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January 5, 2012

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Wonderful wintertime wines

WHAT makes a good winter wine? Fruit, weight and tannins are all admirable qualities for a winter wine. A little bit of spice doesn't hurt either. Pairing well with the foods we associate with the season is also a positive discriminator. Forget about the fresh light wines that go so well with summer fare, the biting chill of the cold Shanghai winter air makes hearty soups, stews and especially meat roasts much more appealing. In fact, I can think of no better combination than a suitable winter red wine with prime rib. This weighty meat dish served with classic root vegetables, Yorkshire pudding and a robust winter red wine is a great way to fortify you against the cold.

Prime rib

There several establishments in Shanghai where you can find a good prime rib meal. Many are American restaurants but the real history of prime rib dates back to England. For centuries the English love of beef has been legendary, even causing the French to refer to them as "rosbifs" or roast beefs in English. The royal body guards properly referred to as Yeoman of the Guard have been affectionately called the beefeaters since the 15th century. No one is quite sure when the English love of roast beef started but 12th century documents from the City of London Archives makes mention of large quarters of beef roasted in neighborhoods each Sunday. The English practice of roasting beef almost certainly predates these 12th century documents.

By the 17th century the practice of Sunday roasts was well established throughout Great Britain. In 1698, the Frenchman Henri Misson observed, "It is a common practice in England, even among people of good substance, to have a huge piece of roast beef on Sundays of which they stuff themselves until they can swallow no more, and eat the rest cold the following week."

This very English practice of Sunday roasts was brought to North American and by the 18th century was beginning to also become a tradition in the United States, especially in New England during the wintertime. Growing up in Connecticut, I fondly recall the weekly Sunday roast, a time when family would gather and dine on a remarkably big piece of meat that was quite often prime rib.

Roast beef can be from any cut of the cow while prime rib is from the center rib section of the cow. There are 12 ribs in total but only eight of the larger ribs are used for the finest cuts. Despite the name, most of the so-called prime ribs are in fact not USDA prime meat. Instead they refer to the cut and are very often USDA Choice, which is still a quality meat.

And please don't confuse prime rib with steaks, the meat of a rib eye steak may come from the same place but it's sliced first and then cooked quickly whereas a proper prime rib is cooked slowly. After hours of slow roasting, a prime rib offers one of the world's quintessential meat eating experiences, however, as good as this beast may be, it needs a proper wine companion to be complete.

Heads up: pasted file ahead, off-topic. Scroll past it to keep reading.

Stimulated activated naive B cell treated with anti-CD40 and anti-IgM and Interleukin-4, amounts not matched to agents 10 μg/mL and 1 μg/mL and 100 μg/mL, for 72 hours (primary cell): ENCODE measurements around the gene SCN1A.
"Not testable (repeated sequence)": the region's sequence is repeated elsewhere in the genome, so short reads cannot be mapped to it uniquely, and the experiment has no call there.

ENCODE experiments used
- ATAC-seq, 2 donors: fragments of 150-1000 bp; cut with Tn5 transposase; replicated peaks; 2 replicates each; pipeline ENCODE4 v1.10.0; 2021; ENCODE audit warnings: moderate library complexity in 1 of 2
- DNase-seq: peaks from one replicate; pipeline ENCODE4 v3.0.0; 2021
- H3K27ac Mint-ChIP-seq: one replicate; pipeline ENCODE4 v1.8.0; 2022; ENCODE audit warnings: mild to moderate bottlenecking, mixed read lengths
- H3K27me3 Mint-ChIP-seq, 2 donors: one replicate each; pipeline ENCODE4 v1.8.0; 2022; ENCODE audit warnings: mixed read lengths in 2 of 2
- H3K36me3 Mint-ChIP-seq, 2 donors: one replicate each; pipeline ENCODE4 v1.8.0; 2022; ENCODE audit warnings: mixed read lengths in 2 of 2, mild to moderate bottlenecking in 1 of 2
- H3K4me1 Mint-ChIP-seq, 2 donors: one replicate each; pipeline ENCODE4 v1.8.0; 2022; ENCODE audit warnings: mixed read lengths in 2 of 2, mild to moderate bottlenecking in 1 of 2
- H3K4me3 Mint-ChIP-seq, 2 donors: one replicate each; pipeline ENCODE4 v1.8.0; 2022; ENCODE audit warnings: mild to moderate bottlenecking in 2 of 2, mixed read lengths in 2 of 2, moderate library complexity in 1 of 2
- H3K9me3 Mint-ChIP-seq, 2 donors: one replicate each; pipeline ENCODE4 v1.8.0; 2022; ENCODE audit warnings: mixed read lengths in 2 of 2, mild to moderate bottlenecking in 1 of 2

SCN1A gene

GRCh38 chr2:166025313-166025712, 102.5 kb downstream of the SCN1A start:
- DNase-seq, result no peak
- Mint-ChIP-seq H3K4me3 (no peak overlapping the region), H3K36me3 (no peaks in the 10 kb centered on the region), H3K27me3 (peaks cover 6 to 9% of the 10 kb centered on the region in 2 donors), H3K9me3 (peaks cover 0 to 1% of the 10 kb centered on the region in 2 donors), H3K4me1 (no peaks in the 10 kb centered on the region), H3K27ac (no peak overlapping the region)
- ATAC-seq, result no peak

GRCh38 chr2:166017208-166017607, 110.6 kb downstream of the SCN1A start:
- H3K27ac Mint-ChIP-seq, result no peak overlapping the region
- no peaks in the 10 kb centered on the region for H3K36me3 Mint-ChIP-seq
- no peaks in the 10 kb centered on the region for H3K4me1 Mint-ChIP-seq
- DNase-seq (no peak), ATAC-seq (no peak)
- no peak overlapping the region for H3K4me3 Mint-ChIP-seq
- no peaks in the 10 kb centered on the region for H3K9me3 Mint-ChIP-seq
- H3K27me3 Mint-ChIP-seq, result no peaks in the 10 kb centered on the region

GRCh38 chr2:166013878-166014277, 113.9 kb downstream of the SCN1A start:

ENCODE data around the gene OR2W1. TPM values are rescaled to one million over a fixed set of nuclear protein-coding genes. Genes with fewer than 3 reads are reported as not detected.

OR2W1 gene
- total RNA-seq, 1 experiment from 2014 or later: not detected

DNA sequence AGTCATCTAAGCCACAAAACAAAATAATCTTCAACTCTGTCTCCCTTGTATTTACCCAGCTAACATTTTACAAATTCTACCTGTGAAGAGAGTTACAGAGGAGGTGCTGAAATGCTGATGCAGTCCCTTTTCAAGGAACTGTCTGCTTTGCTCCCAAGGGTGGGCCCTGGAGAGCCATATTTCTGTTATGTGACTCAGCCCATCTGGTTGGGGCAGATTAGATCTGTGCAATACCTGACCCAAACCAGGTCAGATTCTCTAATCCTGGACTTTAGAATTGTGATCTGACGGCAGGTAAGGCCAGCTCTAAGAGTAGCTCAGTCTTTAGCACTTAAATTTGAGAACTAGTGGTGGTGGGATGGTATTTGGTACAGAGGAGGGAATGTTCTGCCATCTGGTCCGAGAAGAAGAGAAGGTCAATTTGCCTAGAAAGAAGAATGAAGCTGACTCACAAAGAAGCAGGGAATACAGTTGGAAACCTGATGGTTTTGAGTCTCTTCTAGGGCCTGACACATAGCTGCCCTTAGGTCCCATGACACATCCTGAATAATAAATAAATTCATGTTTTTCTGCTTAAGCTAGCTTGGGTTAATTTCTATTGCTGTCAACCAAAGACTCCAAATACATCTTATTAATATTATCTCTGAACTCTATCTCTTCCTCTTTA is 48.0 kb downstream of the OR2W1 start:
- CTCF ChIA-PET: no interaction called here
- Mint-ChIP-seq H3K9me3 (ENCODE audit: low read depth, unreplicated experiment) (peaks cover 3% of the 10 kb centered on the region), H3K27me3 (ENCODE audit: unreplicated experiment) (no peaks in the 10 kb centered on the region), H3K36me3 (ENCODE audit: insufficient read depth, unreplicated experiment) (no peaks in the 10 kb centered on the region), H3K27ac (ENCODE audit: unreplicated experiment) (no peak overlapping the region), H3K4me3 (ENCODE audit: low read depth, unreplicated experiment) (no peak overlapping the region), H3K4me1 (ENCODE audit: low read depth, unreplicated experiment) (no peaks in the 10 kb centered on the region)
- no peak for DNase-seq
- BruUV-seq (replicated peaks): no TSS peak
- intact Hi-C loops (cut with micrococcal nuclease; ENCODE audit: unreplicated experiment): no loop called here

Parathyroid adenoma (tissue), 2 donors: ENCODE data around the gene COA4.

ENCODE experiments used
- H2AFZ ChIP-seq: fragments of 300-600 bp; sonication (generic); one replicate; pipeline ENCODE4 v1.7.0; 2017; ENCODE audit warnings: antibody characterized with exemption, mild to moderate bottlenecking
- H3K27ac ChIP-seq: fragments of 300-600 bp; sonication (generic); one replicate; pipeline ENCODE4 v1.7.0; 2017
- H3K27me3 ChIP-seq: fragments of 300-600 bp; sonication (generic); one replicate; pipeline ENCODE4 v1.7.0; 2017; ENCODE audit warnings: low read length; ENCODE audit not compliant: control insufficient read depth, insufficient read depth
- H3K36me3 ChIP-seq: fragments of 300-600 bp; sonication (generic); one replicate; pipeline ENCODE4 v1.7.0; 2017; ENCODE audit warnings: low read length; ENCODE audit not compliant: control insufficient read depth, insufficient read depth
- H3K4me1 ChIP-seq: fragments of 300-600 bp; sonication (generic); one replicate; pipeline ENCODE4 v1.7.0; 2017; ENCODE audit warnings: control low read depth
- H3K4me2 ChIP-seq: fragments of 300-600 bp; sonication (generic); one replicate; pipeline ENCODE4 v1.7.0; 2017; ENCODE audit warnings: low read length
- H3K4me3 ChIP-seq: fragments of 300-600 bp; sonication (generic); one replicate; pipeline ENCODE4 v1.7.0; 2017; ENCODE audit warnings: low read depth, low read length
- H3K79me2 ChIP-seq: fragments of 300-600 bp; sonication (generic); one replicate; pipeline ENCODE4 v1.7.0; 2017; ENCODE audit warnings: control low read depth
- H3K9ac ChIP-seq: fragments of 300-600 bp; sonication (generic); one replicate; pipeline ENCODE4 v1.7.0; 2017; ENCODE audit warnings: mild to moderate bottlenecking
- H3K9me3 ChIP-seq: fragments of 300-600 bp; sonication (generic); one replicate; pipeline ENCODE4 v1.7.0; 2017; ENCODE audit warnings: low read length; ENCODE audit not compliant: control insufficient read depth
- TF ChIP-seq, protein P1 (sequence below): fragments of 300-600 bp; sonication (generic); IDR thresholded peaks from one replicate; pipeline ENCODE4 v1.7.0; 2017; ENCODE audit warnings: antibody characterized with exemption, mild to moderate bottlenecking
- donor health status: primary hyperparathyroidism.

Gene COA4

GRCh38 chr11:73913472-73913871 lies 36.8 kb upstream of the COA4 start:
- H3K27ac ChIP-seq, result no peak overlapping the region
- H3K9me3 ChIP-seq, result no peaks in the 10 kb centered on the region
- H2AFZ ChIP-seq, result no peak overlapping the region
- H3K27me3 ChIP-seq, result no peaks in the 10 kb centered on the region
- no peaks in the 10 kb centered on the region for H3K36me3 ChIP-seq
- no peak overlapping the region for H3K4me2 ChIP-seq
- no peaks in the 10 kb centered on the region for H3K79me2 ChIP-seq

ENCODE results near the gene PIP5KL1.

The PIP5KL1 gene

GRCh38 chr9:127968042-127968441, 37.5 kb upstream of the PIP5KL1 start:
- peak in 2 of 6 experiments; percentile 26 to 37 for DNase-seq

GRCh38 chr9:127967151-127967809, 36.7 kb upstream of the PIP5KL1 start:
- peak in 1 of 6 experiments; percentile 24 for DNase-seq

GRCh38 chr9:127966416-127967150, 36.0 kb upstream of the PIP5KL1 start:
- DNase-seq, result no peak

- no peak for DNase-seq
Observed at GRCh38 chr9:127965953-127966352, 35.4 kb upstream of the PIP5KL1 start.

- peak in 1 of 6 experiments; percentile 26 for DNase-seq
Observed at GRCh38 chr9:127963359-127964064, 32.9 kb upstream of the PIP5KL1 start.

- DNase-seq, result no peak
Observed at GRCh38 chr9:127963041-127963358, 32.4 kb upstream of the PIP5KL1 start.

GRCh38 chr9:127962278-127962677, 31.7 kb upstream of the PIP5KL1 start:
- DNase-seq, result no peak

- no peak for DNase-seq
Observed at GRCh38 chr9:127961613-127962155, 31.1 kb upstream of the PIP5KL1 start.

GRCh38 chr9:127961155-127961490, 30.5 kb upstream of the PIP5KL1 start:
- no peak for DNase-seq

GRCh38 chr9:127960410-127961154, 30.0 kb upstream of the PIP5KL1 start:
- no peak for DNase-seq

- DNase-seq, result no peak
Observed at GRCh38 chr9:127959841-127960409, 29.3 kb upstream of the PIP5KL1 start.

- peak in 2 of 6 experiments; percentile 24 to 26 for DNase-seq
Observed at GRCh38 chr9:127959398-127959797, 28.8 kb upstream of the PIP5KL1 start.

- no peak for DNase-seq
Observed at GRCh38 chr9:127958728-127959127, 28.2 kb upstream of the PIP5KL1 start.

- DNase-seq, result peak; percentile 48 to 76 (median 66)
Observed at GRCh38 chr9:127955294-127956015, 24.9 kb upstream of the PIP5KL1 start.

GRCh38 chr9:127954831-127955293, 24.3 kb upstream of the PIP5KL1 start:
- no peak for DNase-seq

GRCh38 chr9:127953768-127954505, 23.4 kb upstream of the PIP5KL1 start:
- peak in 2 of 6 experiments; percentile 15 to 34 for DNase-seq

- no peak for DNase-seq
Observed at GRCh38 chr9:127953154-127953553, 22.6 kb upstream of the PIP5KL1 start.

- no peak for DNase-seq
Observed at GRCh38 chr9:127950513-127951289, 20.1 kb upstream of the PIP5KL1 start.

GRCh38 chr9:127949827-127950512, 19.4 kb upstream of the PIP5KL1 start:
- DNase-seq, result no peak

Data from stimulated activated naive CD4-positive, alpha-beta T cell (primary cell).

What style wine?

What makes a great prime rib? Lots of juicy red meat and a good dose of fat is a good place to start. Red meat and fat are also innately friendly to a good red wine. The tannins of a good red wine help break down the meat and fat thereby facilitating digestion while also cleansing the palate and beautifully distinguishing the natural savory flavors of the meat. This age-old way to make meats taste better works especially well with Cabernet Sauvignon wines. Of all red wine grapes, Cabernet Sauvignon has some of the most structured tannins. Drunk alone the tannins may sometimes be a bit overwhelming but when enjoyed with a good cut of red meat like prime rib the tannins joyfully merge with the flavors and textures of the meat, losing any aggressive or unpleasant qualities. Now kindly allow me the tasty pleasure of introducing three Cabernet Sauvignon wines you can find here in Shanghai that are perfect companions to a prime rib feast.

Budget suggestion

Good beef is not cheap in China so if you spent most your money on the prime rib then a good, reasonably priced Cabernet Sauvignon is the best solution. The Chilean Santa Rita Reserva Cabernet Sauvignon wine from the quality region of Maipo is aged eight months in American oak giving it a pleasant light oakiness that's nice with you meat. The wine is also full of raspberry, cherry and plum scents and flavors with a palate-coating light tannic finish. For under 200 yuan (US$32), it's a lovely choice to accompany your roast.

Something more

If you still have some money left over after purchasing the prime rib, then an excellent wine choice is the Torres Mas La Plana from Penedes Spain. Over the past few decades this red has been one of the most consistently good premium wines that is still quite reasonably priced. The wine features a deep purple-red color, lively nose of cassis and exotic spices and bountiful blackberry flavors with hints of coffee and a pleasingly long finish. The dark fruit and tannin balance in this wine make it a natural friend to a hefty slab of prime rib.


There are times in life when only the best will do.

If your prime rib is actually USDA prime meat and you are sharing it with friends who truly appreciate the best of epicurean encounters, then I suggest the Napa classic Stag's Leap Wine Cellars Cask 23 Cabernet Sauvignon. This is one of the very top wines from Napa Valley made with the best selection of grapes from the renowned Fay and SLV vineyards. This dark ruby red-black wine features powerful aromas of cassis, violets and spices and multi-layered flavors of blackberries, dark chocolate with cedar notes, palate-coating supple tannins and a long complex finish. If your juicy prime rib is already delicious, then this wine is sure to make it even better, much better!


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